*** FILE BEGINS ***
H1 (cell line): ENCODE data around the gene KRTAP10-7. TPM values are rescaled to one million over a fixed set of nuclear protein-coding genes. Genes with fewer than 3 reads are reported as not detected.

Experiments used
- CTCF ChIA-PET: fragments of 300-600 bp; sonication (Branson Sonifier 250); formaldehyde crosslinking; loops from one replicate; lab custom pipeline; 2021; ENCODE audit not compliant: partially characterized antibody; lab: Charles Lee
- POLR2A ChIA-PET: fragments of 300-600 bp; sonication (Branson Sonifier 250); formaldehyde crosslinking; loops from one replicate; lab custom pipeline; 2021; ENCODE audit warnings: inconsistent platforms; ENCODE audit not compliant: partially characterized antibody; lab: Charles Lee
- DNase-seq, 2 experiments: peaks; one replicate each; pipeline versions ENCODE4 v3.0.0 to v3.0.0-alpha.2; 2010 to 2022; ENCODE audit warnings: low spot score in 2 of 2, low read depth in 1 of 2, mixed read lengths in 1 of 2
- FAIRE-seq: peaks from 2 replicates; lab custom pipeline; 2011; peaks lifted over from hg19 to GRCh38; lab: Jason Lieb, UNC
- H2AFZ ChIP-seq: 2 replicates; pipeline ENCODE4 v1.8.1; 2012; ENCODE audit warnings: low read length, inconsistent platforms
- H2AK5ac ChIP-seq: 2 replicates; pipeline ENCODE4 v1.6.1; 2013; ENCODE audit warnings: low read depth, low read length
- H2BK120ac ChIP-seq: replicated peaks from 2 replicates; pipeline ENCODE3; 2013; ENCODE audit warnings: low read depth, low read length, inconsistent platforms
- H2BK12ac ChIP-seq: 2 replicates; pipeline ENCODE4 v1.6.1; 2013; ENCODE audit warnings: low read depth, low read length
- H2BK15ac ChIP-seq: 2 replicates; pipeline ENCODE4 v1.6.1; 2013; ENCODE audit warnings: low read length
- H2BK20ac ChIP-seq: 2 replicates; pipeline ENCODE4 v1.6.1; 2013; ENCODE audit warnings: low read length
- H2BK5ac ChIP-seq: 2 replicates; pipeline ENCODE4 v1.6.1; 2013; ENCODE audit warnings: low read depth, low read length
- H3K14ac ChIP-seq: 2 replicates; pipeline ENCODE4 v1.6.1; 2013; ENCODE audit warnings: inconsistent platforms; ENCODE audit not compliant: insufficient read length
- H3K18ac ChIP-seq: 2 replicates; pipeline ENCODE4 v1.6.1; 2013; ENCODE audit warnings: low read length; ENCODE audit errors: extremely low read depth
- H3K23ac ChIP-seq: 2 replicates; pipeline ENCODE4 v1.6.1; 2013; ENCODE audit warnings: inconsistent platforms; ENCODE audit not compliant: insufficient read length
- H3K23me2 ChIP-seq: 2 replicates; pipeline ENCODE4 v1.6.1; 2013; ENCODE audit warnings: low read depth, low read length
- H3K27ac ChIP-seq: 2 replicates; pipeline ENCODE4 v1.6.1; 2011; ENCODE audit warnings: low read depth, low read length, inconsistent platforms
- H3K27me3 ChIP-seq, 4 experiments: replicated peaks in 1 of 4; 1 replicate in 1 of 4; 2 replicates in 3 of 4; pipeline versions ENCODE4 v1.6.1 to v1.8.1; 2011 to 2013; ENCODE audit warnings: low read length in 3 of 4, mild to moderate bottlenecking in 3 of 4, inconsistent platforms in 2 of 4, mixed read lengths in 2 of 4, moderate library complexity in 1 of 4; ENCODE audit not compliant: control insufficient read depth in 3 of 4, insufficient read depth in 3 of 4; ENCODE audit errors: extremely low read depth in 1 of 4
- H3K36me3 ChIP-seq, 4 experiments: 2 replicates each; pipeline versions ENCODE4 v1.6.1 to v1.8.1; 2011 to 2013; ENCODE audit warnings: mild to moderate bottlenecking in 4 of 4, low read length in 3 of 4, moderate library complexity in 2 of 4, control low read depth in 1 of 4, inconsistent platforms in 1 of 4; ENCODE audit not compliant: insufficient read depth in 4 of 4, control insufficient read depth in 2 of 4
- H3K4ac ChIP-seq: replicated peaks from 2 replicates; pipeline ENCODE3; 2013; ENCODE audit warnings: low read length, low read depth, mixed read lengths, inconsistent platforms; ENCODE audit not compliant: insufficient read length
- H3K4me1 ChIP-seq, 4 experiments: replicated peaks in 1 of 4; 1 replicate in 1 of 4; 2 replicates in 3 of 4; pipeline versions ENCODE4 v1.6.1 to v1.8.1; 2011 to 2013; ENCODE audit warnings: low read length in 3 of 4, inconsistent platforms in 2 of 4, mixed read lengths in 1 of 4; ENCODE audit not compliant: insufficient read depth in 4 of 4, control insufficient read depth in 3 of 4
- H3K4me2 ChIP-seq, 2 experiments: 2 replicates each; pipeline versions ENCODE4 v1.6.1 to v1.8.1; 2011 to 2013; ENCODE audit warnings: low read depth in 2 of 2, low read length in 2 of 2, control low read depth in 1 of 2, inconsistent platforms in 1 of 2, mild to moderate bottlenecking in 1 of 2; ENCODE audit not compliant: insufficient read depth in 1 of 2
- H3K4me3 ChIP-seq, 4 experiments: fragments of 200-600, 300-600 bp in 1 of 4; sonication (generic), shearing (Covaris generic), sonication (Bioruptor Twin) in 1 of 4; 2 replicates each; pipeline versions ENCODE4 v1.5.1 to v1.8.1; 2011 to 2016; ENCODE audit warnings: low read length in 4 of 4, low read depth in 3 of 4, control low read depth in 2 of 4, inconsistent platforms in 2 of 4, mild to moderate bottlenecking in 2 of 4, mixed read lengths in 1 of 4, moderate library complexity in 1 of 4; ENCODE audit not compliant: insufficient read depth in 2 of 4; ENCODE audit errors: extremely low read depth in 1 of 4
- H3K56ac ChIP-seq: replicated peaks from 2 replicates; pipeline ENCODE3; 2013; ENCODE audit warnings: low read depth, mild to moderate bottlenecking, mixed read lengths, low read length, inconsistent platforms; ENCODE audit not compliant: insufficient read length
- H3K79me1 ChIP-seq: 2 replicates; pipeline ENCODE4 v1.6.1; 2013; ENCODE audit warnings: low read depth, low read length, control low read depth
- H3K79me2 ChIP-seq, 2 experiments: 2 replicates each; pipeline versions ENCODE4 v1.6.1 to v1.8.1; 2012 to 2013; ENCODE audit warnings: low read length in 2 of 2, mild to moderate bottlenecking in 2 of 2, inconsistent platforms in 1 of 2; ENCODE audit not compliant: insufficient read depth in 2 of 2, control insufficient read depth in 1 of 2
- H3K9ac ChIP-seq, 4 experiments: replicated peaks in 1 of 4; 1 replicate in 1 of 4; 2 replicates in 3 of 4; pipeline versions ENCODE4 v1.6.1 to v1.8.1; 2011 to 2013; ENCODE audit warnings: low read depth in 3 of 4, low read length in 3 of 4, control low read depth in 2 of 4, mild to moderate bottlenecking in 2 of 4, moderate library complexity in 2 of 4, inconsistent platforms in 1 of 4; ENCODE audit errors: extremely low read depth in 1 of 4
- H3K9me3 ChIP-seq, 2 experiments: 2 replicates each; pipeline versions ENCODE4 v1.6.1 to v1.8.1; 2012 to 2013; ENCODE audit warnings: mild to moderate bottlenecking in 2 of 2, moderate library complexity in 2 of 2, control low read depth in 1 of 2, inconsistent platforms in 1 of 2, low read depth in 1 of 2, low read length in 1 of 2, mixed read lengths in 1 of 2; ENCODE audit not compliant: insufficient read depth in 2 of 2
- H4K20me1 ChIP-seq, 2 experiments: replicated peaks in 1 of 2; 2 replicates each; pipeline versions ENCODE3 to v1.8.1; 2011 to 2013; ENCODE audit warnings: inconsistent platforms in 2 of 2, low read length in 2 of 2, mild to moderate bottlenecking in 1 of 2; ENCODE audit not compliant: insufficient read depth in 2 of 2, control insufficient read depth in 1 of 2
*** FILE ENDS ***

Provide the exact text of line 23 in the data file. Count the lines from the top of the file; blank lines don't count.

- H3K4me2 ChIP-seq, 2 experiments: 2 replicates each; pipeline versions ENCODE4 v1.6.1 to v1.8.1; 2011 to 2013; ENCODE audit warnings: low read depth in 2 of 2, low read length in 2 of 2, control low read depth in 1 of 2, inconsistent platforms in 1 of 2, mild to moderate bottlenecking in 1 of 2; ENCODE audit not compliant: insufficient read depth in 1 of 2